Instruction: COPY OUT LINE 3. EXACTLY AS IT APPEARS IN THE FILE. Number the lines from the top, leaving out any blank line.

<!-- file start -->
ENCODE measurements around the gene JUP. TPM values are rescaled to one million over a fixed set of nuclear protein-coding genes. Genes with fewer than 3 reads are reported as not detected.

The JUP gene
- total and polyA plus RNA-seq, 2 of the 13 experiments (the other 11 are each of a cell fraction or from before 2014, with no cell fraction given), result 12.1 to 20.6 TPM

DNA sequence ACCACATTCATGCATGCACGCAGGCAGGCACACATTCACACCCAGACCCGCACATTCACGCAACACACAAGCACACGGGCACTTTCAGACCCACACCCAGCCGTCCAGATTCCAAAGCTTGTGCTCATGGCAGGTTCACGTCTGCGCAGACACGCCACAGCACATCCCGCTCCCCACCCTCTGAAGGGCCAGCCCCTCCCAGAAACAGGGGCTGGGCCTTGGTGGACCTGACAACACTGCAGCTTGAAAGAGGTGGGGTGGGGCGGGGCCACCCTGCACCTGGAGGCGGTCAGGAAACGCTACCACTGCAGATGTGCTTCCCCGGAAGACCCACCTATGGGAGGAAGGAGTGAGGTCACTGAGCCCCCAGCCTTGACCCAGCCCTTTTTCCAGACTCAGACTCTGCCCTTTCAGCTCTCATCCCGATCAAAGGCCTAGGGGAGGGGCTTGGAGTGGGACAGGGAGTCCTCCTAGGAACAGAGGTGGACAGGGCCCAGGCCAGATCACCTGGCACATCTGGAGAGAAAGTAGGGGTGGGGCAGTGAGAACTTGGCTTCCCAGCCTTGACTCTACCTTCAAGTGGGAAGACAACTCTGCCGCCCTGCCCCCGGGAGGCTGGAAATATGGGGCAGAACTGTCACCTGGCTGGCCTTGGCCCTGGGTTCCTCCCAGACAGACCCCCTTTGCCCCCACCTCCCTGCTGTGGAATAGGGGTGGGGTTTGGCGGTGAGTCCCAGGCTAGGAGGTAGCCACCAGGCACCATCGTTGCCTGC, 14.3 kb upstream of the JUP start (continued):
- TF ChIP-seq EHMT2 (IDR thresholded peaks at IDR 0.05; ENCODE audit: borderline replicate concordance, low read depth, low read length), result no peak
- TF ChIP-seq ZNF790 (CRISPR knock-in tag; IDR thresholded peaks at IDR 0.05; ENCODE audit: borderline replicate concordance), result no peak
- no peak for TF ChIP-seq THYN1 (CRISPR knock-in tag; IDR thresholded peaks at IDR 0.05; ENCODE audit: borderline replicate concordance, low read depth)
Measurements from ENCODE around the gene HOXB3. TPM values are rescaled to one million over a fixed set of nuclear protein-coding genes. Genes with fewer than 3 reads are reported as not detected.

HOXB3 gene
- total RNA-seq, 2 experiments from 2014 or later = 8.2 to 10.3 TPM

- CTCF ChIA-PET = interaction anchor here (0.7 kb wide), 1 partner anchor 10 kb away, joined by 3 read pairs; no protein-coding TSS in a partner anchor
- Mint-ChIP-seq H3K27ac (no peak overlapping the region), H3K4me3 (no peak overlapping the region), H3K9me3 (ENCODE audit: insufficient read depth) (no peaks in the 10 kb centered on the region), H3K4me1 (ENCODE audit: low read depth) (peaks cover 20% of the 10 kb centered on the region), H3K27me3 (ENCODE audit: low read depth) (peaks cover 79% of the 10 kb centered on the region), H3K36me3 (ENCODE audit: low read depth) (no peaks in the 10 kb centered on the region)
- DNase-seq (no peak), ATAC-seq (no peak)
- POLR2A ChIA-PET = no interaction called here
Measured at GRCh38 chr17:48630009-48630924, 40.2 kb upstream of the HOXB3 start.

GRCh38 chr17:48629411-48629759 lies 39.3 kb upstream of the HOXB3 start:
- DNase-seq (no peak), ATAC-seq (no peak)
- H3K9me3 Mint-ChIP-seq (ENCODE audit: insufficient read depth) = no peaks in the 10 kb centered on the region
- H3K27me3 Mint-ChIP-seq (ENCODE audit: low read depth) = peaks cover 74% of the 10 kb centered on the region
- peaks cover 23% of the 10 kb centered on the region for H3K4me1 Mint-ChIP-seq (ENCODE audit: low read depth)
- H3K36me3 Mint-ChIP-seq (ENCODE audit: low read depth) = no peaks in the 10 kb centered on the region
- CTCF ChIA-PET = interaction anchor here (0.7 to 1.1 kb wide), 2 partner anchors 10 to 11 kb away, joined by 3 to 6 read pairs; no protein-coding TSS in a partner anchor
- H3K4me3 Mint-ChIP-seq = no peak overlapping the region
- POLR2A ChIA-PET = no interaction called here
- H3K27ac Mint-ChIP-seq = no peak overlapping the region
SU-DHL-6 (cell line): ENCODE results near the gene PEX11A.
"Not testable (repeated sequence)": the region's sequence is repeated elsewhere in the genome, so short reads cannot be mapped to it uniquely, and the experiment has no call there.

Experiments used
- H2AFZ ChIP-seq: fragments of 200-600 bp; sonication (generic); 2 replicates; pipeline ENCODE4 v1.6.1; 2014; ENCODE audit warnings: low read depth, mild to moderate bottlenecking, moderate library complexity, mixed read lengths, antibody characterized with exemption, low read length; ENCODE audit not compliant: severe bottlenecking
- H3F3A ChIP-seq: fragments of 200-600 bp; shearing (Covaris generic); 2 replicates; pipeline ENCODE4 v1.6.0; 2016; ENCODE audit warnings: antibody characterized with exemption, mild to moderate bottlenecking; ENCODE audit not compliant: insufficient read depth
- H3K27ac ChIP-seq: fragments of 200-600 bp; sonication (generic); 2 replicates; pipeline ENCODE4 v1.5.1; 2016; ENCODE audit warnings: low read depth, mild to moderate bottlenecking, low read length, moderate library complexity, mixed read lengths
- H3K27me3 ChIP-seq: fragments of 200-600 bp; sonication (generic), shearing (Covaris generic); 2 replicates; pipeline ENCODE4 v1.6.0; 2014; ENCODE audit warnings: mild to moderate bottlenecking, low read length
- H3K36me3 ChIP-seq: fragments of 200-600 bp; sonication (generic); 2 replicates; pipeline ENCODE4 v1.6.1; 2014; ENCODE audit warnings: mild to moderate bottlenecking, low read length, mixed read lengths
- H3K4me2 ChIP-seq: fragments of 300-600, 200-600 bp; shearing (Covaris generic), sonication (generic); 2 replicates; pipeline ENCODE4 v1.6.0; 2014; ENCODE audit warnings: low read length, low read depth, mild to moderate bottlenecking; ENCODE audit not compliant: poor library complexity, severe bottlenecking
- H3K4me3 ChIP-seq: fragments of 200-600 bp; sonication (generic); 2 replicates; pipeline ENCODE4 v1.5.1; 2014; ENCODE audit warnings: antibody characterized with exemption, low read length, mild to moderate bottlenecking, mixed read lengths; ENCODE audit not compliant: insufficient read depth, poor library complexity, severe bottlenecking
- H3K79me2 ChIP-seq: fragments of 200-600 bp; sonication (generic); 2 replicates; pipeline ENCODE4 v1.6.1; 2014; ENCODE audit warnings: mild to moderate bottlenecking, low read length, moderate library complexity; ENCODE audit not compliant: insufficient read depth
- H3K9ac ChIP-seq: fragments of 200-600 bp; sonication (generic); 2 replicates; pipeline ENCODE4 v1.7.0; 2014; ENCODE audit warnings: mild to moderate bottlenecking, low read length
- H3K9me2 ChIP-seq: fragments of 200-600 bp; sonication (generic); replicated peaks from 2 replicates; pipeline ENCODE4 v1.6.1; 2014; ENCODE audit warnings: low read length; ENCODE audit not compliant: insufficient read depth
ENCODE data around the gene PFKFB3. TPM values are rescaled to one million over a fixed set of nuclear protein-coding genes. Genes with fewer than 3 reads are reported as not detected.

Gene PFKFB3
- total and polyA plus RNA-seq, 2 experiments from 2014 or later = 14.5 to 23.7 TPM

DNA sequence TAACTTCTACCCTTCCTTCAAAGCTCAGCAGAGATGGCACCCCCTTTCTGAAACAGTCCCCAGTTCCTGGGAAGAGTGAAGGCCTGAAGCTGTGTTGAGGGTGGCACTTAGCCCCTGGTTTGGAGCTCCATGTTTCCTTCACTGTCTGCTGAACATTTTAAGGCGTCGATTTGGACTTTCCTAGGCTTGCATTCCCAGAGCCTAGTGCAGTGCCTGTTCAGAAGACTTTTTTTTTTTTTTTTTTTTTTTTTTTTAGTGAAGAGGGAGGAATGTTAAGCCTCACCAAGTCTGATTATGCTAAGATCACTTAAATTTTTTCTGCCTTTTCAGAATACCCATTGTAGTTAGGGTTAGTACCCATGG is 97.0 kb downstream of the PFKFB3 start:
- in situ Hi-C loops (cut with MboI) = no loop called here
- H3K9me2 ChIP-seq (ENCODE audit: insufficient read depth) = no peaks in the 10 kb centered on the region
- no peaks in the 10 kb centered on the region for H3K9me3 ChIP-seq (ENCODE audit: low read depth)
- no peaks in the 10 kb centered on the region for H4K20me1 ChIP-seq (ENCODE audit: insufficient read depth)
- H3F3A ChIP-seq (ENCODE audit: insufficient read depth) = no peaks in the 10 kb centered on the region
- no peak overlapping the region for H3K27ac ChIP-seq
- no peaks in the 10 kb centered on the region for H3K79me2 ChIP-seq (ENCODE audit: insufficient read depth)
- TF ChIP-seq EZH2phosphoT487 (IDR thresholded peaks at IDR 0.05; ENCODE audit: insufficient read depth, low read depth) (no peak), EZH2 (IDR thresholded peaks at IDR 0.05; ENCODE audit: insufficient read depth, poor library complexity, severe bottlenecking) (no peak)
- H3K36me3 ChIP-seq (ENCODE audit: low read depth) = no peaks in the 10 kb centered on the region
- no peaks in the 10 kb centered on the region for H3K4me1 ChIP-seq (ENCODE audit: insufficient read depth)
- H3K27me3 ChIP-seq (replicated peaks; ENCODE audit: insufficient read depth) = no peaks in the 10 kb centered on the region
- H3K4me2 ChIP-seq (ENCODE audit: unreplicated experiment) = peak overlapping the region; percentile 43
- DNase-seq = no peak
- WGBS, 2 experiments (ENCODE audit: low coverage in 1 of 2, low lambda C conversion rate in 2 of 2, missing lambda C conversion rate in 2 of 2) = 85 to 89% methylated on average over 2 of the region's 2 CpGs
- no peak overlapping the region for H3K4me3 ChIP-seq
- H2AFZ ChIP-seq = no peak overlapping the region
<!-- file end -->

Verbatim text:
- total and polyA plus RNA-seq, 2 of the 13 experiments (the other 11 are each of a cell fraction or from before 2014, with no cell fraction given), result 12.1 to 20.6 TPM